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||The quality of the art, or the quality/speed of the drawing routines
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||The quality of the sound effects and/or music composition
|Overall User Score (8 votes)
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Ghosts 'n' Goblins's taken a long time to reach the Amiga but it's been worth the wait.
Despite its age, Ghosts 'N' Goblins is well presented, highly playable and an enjoyable romp. Techno-snobs shouldn't be put off because the follow-up is available, because the prequel has a feel and charm that Ghouls 'N' Ghosts somehow lacks. Veterans of the coin-op should ge thold of a copy, even if just for nostalgia's sake, and newcomers to the tale of Arthur and his foes could do a lot worse than take a brief visit to this weird and wonderful world.
The bad news is the poor programming: especially the terrible memory efficiency resulting in a 1Mb only game. The collision detection also seems a bit dodgy, though thankfully it’s on the generous side. And for some reason Arthur can’t turn around in mid-jump as he could on both the coin-op and the C64 version - very odd. The good news is that the technical anomalies are made up for by the classic coin-op’s supreme playability.
Ghosts 'n' Goblins seems to have stood the test of time. Although there is very little original about it, the game's playability carries it through. The graphics are spot-on copies of the arcade, as is the playability, but it is a little dated. There are a couple of annoying niggles with Arthur's controls but nothing that ruins an addictive conversion.
Ghouls 'N' Ghosts seems to have stood the test of time. Although there is very little original about it, the game's playability carries it through. The graphics are spot-on copies of the arcade, as is the playability, but it is a little dated. There are a couple of annoying niggles with Arthur's controls, but nothing that ruins an addictive conversion.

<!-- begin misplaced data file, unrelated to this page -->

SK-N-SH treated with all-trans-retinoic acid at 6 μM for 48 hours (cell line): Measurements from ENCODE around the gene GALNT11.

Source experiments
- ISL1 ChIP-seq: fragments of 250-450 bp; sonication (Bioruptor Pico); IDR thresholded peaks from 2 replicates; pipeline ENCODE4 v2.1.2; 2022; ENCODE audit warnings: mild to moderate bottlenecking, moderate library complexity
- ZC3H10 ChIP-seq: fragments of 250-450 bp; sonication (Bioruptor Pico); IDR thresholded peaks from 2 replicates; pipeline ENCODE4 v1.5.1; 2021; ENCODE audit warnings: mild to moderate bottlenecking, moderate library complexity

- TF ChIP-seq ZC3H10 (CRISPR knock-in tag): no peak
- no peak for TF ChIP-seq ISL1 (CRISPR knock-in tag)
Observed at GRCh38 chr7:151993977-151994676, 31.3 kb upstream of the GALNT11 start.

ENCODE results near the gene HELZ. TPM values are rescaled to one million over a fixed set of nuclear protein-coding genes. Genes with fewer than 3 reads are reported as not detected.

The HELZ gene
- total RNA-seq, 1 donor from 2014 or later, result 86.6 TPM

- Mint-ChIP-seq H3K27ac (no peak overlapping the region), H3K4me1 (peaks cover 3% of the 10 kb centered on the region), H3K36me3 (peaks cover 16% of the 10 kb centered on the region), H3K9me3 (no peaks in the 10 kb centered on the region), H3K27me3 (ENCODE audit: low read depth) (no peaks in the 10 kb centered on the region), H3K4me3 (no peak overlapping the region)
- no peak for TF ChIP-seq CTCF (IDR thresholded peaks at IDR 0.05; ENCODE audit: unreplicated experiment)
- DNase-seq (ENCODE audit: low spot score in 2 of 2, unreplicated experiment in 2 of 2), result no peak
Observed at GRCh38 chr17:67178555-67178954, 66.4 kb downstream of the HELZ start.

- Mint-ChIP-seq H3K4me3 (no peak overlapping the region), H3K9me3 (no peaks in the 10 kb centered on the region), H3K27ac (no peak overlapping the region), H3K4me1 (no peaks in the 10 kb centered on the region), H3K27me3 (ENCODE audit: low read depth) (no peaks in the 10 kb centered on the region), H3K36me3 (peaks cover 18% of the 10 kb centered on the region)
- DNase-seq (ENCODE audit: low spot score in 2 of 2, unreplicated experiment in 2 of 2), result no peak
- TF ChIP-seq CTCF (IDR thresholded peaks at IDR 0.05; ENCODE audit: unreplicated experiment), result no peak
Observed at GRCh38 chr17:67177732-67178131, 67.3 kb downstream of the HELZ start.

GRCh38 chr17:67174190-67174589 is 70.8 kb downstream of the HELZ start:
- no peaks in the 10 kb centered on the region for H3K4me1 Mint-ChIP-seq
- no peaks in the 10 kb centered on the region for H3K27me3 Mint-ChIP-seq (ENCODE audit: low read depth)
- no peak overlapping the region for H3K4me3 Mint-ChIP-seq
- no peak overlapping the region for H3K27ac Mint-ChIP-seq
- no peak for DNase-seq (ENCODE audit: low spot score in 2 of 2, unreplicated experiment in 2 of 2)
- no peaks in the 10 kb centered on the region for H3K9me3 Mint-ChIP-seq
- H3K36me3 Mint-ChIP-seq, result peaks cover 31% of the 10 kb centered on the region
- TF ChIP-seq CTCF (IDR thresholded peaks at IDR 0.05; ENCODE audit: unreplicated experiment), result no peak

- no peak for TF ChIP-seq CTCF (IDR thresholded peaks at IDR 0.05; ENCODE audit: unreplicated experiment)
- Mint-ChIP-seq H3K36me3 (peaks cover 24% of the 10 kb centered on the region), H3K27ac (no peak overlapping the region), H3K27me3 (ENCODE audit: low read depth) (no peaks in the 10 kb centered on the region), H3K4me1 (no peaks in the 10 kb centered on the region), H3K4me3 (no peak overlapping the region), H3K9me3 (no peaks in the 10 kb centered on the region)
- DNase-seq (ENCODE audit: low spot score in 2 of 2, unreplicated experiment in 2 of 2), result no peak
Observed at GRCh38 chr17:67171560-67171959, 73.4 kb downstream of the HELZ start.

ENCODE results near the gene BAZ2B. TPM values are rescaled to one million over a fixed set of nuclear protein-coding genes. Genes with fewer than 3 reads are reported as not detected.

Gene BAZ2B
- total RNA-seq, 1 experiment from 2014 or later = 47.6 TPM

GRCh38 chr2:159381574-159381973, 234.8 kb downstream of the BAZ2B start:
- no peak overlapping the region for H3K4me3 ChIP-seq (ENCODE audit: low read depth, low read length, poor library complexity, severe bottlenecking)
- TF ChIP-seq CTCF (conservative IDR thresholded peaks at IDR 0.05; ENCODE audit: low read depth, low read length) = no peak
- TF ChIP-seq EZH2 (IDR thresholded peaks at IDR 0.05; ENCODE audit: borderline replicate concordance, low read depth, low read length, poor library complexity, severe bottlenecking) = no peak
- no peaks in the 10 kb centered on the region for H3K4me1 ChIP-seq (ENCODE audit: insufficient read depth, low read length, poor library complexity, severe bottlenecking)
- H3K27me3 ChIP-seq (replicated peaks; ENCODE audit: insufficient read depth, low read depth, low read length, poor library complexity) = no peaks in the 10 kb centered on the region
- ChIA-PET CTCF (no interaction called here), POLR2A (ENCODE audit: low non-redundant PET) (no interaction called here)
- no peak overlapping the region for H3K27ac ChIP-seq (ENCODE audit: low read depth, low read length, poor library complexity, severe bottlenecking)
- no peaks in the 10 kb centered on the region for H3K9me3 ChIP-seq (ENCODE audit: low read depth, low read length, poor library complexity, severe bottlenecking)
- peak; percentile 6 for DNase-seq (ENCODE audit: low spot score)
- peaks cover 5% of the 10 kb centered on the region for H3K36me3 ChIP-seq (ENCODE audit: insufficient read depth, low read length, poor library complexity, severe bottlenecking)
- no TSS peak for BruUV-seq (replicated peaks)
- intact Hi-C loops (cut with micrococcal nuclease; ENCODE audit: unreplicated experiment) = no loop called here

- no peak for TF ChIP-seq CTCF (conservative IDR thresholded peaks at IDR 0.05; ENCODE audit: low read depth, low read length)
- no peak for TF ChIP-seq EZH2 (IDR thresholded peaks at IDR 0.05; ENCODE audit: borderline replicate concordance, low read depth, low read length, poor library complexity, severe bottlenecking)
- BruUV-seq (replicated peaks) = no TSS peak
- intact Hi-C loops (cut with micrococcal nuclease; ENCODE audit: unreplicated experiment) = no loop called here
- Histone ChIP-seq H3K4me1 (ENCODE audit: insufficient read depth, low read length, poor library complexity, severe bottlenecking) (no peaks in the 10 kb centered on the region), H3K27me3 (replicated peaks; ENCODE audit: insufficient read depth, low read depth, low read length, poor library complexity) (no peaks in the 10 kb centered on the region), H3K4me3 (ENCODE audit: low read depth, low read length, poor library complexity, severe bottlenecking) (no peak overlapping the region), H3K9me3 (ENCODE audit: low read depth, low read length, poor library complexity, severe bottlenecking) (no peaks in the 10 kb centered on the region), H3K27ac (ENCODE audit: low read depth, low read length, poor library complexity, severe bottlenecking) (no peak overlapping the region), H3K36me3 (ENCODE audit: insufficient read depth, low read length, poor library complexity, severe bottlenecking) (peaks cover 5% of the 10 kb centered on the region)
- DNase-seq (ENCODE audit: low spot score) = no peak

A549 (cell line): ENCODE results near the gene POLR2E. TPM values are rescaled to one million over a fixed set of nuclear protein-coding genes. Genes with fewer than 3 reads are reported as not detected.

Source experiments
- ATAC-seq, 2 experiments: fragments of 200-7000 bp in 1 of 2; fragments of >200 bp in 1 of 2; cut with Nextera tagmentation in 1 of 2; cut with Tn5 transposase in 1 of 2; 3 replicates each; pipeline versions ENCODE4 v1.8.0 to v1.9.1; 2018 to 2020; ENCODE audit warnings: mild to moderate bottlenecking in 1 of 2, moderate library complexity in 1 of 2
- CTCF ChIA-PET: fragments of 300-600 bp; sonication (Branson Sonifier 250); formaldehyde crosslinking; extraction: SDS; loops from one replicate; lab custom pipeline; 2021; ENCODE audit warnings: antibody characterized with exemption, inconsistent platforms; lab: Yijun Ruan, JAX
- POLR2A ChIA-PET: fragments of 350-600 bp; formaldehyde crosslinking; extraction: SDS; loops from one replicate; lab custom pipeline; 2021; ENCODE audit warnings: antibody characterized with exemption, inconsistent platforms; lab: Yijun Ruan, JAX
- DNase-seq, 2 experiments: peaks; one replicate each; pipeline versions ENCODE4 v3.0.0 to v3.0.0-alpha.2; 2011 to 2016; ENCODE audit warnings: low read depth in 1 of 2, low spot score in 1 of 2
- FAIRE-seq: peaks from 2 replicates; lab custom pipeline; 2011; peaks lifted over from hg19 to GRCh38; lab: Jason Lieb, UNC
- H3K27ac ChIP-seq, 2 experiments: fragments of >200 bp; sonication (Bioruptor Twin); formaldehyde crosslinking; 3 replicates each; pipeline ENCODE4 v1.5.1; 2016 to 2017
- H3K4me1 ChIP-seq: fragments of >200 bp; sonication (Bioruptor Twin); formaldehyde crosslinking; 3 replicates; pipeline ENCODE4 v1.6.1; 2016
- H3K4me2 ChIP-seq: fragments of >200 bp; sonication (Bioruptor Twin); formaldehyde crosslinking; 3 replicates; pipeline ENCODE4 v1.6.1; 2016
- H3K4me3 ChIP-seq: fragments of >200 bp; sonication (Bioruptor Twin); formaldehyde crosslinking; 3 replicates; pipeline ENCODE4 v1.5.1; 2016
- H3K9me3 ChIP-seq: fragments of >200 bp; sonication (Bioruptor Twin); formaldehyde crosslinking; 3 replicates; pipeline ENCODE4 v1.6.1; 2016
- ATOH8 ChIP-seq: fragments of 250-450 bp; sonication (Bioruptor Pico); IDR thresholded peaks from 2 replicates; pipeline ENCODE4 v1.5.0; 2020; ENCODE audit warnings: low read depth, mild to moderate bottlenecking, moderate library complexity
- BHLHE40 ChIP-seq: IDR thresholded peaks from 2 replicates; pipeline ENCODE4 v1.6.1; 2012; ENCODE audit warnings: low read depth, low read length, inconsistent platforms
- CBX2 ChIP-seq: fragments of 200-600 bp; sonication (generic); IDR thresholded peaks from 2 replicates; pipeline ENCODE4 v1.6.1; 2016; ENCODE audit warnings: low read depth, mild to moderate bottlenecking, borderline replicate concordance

is a superior coin-op with updated graphics and ideas, US Gold were able to convert it without great difficulty. So why does Ghosts 'n' Goblins require a meg? Its sales and appeal are restricted, yet there is little in the game which an Amiga couldn't cope with.
This isn't to say that the conversion is poor, simply that in the face of current competition that it looks a bit lacklustre. It follows the arcade's graphics closely but the sound is dire - although it was hardly a sonic wall of noise when it first appeared.
That said, the challenge posed by the game is undiminished and obviously, most would say, that's the main thing. True, but you'd expect that. Recreating the arcade spirit and finish is what separates real quality releases.
Kurzum: Wer (wie ich) den Automaten kenn- und liebengelernt hat, wird von der neuen Amigaversion ein bißchen enttäuscht sein, es fehlt einfach der Flair des wirklich Großen. Alle anderen find in Ghosts ’n’ Goblins ein recht ordentliches Action-Spielchen, das durchaus seine Qualitäten hat. Wer allerdings schon „Ghouls ’n’ Ghosts“ daheim hat, kann sich sein Geld auch sparen – sooo groß ist der Unterschied nun wirklich nicht!
Who cares about modern when a game is this good?
Bei der denkbar unproblematischen Umsetzung der Spielidee hat Elite jedoch nicht darauf verzichtet, ein paar störende Macken mit einzubauen - um den Spieler bei schlechter Laune zu halten. Die ST-Version ist zu schnell und die Steuerung etwas unpräzise, was zu hektischem und schwer kontrollierbarem Spiel führt. Über das nicht ganz flüssige Scrolling sieht man hinweg, denn beim Amiga wird's noch schlimmer: Springt der Ritter, wird das Scrolling plötzlich schneller. Nach der Landung geht's im alten gemächlichen Tempo weiter. Bei jeder Waffenbenutzung bleibt der Recke stehen, was jeden Spielfluß unterbindet.